The first installment ended on the following note: Suppose you have many sets of same-sex non-identical twins raised together and many sets of same-sex identical twins raised together and find that the identical twins are on average more similar. It seems reasonable to conclude that is because they share all their genes whereas the non-identical twins share fewer of their genes. However, that conclusion doesn’t say that it’s the same nature—the same genes—or the same nurture that brings about the resemblance from one pair of twins to the next. Given this possibility of underlying heterogeneity where are you? What can you do?
You might take the results of the multiple twins study and transfer them back into thinking about your family. Suppose that the non-identical twins are very much less similar so that sharing fewer genes makes a big difference (skipping here the technicalities of getting the number, “heritability,” that quantifies that result). If that is so, you might say: “There’s nothing I could do as a parent to change the outcome for my offspring (for whatever trait you’re thinking about, e.g., IQ test score). I’m not to blame for the outcome (other than having passed on my genes). If that seems justified to you, you might then reason that the same is true for every other family, and thus society as a whole shouldn’t try to change what it’s doing for it won’t make a difference.
Now flip that scenario. Suppose that the non-identical twins are just as similar so that sharing fewer genes makes little difference. What can you do as a parent? Or, if your offspring are grown, what could you have done?—What then can you advise others for the future, or society at large? In this scenario, the possibility of underlying heterogeneity is a problem. Your study of twins has not shown you what environmental factors have had an effect so you don’t know what to change. And, if you can’t expect the factors to be the same from one family to the next, you might just give up on trying to identify those factors.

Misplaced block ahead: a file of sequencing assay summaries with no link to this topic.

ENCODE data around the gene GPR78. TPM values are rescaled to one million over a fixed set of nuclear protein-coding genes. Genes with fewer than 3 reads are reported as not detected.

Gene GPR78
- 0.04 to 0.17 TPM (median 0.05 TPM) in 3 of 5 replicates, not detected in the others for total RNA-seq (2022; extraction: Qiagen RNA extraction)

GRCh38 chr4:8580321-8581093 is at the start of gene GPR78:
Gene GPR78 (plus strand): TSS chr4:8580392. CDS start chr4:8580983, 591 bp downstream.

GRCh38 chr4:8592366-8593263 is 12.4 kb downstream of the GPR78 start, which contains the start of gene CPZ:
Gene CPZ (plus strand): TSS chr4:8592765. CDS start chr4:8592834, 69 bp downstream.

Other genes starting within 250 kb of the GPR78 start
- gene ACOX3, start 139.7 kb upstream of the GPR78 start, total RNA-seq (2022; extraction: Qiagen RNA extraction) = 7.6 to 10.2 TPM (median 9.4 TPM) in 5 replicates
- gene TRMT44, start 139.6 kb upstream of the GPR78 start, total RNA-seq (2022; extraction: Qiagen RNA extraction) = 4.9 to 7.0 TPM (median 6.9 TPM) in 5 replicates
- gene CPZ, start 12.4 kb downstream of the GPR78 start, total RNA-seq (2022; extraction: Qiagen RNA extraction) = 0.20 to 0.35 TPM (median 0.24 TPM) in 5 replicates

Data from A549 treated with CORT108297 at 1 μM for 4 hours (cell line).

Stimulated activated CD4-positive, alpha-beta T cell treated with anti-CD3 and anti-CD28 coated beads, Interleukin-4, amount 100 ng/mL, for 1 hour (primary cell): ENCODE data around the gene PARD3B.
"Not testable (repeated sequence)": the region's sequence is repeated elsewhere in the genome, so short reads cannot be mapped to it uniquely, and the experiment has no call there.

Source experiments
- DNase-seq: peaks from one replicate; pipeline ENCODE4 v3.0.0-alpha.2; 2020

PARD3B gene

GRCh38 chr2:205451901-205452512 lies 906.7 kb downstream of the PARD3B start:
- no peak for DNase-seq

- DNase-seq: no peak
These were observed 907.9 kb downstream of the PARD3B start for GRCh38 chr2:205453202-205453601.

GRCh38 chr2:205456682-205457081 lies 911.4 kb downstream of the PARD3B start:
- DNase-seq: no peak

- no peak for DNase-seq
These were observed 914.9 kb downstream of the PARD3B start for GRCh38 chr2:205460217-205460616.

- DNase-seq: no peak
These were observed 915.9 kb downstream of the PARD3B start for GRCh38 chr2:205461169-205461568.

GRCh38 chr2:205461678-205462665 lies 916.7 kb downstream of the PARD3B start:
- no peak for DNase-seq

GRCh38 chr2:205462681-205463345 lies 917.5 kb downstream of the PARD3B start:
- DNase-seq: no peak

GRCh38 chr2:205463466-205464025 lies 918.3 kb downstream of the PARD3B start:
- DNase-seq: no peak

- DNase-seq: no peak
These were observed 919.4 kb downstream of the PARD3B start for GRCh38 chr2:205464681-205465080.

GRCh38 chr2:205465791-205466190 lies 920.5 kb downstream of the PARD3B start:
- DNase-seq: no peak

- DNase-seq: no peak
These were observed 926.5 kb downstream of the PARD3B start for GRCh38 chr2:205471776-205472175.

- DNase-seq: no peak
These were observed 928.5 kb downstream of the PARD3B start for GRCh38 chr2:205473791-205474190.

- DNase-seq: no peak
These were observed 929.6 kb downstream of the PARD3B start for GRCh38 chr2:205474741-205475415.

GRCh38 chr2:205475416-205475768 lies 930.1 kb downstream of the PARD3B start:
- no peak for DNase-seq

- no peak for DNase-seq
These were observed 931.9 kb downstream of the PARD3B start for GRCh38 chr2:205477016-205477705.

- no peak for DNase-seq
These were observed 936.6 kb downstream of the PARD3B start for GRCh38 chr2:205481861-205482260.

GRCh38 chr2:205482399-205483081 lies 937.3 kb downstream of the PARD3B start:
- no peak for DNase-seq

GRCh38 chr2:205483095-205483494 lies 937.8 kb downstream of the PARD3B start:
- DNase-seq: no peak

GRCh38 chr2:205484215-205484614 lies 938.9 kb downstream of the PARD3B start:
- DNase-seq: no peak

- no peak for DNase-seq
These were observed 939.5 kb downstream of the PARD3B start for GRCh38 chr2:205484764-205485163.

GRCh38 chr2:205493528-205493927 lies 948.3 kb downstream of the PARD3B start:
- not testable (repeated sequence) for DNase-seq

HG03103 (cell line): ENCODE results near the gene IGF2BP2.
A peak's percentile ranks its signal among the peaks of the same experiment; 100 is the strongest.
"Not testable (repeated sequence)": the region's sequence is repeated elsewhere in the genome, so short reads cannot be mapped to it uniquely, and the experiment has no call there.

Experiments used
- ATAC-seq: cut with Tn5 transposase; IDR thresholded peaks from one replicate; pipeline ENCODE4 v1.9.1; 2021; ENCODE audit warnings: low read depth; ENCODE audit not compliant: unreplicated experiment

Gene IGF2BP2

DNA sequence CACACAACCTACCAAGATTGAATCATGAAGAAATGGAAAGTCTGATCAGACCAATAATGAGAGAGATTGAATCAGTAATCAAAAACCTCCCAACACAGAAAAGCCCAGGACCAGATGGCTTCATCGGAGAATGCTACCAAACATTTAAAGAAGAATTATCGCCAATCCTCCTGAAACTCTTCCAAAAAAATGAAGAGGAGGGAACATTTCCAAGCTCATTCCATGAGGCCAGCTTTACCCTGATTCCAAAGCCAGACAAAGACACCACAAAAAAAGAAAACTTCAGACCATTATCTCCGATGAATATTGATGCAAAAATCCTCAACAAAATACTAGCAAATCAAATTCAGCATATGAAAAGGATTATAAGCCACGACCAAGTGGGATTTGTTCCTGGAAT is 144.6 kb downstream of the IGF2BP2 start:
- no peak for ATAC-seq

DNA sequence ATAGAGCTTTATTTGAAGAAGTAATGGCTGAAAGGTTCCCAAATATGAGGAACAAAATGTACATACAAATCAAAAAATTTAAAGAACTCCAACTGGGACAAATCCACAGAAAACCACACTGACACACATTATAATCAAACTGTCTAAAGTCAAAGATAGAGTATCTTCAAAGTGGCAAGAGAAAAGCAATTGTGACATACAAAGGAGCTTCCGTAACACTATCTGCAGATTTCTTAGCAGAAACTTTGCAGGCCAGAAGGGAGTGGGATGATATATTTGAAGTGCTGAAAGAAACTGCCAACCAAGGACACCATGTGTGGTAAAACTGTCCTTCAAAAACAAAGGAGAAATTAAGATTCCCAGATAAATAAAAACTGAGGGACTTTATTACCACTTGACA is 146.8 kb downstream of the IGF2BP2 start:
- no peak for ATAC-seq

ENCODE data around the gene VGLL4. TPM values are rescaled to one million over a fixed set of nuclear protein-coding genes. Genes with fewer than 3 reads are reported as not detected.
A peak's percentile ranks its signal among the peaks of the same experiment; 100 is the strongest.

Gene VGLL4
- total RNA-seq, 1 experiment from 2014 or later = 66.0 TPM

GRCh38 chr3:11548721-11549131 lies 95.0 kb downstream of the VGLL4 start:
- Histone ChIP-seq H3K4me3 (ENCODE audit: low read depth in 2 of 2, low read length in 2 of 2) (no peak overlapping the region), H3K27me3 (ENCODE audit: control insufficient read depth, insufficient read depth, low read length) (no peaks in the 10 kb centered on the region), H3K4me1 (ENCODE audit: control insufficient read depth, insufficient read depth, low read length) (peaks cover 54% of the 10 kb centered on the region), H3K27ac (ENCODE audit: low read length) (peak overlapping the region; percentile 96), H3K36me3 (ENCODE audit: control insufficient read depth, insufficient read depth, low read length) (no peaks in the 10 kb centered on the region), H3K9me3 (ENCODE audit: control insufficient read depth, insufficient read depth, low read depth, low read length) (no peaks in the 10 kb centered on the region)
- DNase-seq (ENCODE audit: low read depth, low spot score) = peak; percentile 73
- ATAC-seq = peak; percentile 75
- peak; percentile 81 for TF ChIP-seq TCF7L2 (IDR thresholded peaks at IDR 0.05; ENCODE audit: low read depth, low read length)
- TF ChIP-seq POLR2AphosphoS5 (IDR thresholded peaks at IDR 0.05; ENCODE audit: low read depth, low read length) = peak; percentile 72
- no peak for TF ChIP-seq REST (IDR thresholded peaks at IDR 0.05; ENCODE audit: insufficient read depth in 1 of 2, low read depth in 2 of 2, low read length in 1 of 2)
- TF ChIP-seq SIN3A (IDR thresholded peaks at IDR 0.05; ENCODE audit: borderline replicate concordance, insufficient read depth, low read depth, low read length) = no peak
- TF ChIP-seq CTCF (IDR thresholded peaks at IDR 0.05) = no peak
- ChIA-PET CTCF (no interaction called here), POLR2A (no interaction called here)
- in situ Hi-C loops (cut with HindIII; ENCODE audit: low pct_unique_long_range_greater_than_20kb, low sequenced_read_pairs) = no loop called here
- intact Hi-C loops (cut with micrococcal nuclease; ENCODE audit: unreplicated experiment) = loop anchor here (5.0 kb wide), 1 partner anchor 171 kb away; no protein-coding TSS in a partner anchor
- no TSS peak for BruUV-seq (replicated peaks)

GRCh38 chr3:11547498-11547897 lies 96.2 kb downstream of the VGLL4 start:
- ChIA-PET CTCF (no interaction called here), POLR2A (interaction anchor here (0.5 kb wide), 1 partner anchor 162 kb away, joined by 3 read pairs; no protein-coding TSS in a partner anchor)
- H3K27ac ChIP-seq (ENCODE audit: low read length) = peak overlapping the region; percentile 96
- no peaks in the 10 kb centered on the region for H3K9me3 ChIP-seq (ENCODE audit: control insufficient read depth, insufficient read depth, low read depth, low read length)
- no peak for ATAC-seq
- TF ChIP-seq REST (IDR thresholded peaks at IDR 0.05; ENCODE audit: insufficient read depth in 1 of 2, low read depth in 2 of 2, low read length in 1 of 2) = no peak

Notice an asymmetry in these scenarios. The possibility of underlying heterogeneity didn’t lead you to give up on looking for the genetic factors because your reasoning did not lead you to look for them at all. You simply concluded that you weren’t to blame for the outcome in your family and, by extrapolation, society shouldn’t try to change what it’s doing.
Now there’s a problem in the reasoning that says because sharing fewer genes makes a big difference there’s nothing a parent can do to make a difference. Any set of twins, call it set i, is raised together in family i—each nature i has a nurture i. There are lots of i’s. There is nothing in the average over many sets of nature i – nurture i pairs that says there cannot be a nurture j or k or l in which nature i in nurture j or k or l wouldn’t be different in interesting ways. Perhaps if you found that identical twins raised apart were just as similar on average as identical twins raised together, you’d doubt that such a nurture j or k or l could be found. You’d doubt, but not be sure. You could be surprised. Japanese offspring after WWII grew taller on average than their parents, but a comparison of twins in the previous generation woud have shown that sharing fewer genes makes a big difference (i.e., heritability for height was high).
Once you entertain the possibility that nature i varies across nurture i, j, k, l, … you can ask about what genetic factors and what environmental factors are involved and how they act together. Now there is a symmetry in how difficult it is to identify those factors if you cannot expect them to be common across families. Some responses to this difficulty are taken up in the next installment.